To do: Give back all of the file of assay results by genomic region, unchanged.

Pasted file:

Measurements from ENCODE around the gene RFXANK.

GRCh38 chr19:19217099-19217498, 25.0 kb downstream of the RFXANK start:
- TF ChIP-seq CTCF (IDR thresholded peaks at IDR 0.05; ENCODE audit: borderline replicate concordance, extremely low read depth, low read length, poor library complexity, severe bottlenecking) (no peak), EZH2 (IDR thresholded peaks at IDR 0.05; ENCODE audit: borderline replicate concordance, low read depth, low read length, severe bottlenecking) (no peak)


Measurements from ENCODE around the gene RFXANK.

GRCh38 chr19:19217099-19217498, 25.0 kb downstream of the RFXANK start:
- TF ChIP-seq CTCF (IDR thresholded peaks at IDR 0.05; ENCODE audit: borderline replicate concordance, extremely low read depth, low read length, poor library complexity, severe bottlenecking) (no peak), EZH2 (IDR thresholded peaks at IDR 0.05; ENCODE audit: borderline replicate concordance, low read depth, low read length, severe bottlenecking) (no peak)